Even though someone else would say you are travelling at 99.999% of c, the speed of light, from your own perspective the speed of light is still c (relative to yourself) and you are no nearer to it.
     
  13. Dec 6, 2009 #12
    - If someone else thinks you're tavelling at 99.999% of the speed of light, I think you would also notice the effect of tremendous light enegy hitting you in the face, even though that light is still travelling at c.

    So with that in mind, you can say that motion is absolute, not just relative. You would definitely know that you were getting close to c.
     
  14. Dec 6, 2009 #13

    Integral

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    Ya' Think? The fact is we ARE traveling at a large fraction of c with respect to distant galaxy's. Do you feel any wind in your face?
     
  15. Dec 6, 2009 #14
    I don't think at all, I just quote Einstein.
     
  16. Dec 6, 2009 #15

    {~}

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    The increase in light energy is actually an increase in frequency. As you begin the have a non negligible speed with respect to the normal "random" motion of stars and galaxies you will begin to notice a visible blue-shift of the sky in front of you, and a redshift to your aft if you can see beyond the glare of the engines. This due to the Doppler effect of waves.

    The chromatic effect becomes more intense at greater speeds. The once visible part of the spectrum turns to harmful radiation of higher frequencies and the lower frequencies of infrared and microwaves now become visible light. To your aft you might see x-ray and gamma sources now in the visible spectrum. You will begin to notice that you cant see anything to the sides of the ship.

    Near the speed of light all the glory of the firmament in front of you is now transmitting deadly super intense radiation from one small bright place in the sky. To your aft you aren't likely to see anything. What light is reaching you is now on the ultra low frequencies and probably need huge superconducting antennae just to detect.

    As you continue to accelerate the intensity of the bombarding radiation will become infinite, according to classical relativity anyway.

    There is a proposed plank temperature which is so hot that it makes stars seem like ice balls by comparison. But it is a limit nonetheless. Light has temperature just like matter.

    My question,
    What happens according to quantum theory as you approach the speed of light and the bombarding light hitting your spaceship reach the maximum possible temperature?
     
  17. Dec 6, 2009 #16

    {~}

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    In a sense you are right as astronomers use the principles of the Doppler shift whenever they determine the relative motions of stars and galaxies, but we are talking here of much greater speeds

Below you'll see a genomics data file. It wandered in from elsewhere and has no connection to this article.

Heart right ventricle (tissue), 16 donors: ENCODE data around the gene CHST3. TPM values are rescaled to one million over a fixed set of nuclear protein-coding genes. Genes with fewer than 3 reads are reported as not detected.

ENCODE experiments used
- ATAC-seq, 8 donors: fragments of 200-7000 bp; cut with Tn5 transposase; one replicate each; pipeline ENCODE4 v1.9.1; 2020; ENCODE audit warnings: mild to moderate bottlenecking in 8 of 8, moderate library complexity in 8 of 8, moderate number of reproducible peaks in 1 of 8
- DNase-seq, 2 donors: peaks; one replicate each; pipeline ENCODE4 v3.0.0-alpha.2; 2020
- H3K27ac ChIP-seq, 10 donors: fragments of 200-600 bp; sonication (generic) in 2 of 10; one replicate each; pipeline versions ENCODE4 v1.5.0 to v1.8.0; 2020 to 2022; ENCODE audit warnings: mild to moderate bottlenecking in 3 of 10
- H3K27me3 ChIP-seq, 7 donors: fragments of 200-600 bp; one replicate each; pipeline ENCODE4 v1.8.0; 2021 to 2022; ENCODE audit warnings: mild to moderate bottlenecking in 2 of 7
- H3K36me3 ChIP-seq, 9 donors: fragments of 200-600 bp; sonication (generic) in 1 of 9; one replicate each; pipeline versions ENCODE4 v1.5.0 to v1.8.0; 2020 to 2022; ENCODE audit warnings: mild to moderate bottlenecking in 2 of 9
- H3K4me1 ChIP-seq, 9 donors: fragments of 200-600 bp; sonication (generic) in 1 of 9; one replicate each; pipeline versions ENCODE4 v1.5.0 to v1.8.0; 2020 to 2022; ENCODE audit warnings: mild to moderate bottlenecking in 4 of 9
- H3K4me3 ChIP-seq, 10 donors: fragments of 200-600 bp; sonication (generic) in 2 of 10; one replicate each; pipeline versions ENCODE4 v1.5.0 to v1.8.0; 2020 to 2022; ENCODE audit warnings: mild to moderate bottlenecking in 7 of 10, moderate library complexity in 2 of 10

18. Dec 6, 2009 #17
    it's the same thing. Light travells at c
     
  19. Dec 6, 2009 #18

    {~}

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    Not obvious to everyone, besides light changing color is more wondrous to ponder than light increasing in energy.
     
  20. Dec 6, 2009 #19

    Integral

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    Then you need to read Einstein more and understand that there is no absolute frame of reference.This is one of Einstein's 2 fundamental postulates. The laws of physics are the same in every constant velocity frame of reference. You are implying that there is some measurement that can be made which will depend upon your speed. This simply is not the case.
     
  21. Apr 17, 2010 #20
    It seems that what you are asking is that if you disregarded the theory of special relativity, and travelled at twice the speed of light, then what would happen according to the theory of special relativity?

    I am unable to answer this question as the limitations specified are paradoxical. However travelling at the speed of light (according to the theory of special relativity) presents many impossibilities:
    Because of γ=1/sqrt(1-(v²/c²)), travelling at the speed of light would multiply your mass by the factor of infinity, you would infinitesimally Lorentz-contract, and an infinite amount of time would pass externally regardless of how long you sustain light speed for. If you had a mass to start with, because it becomes infinite and because of E=mc², you would require infinite energy to accelerate to this speed. (Note that all these calculations assumes that division by zero equals infinity, although I think it does in this context).
    All these things would happen at the speed of light. If you travelled at "99.999% of c", the differences are much more plausible. You would be Lorentz-contracted to the factor of 0.00002584569597, and your mass would be multiplied by 38691.16163. Also, one day at this speed would equal 106 years of time dilation.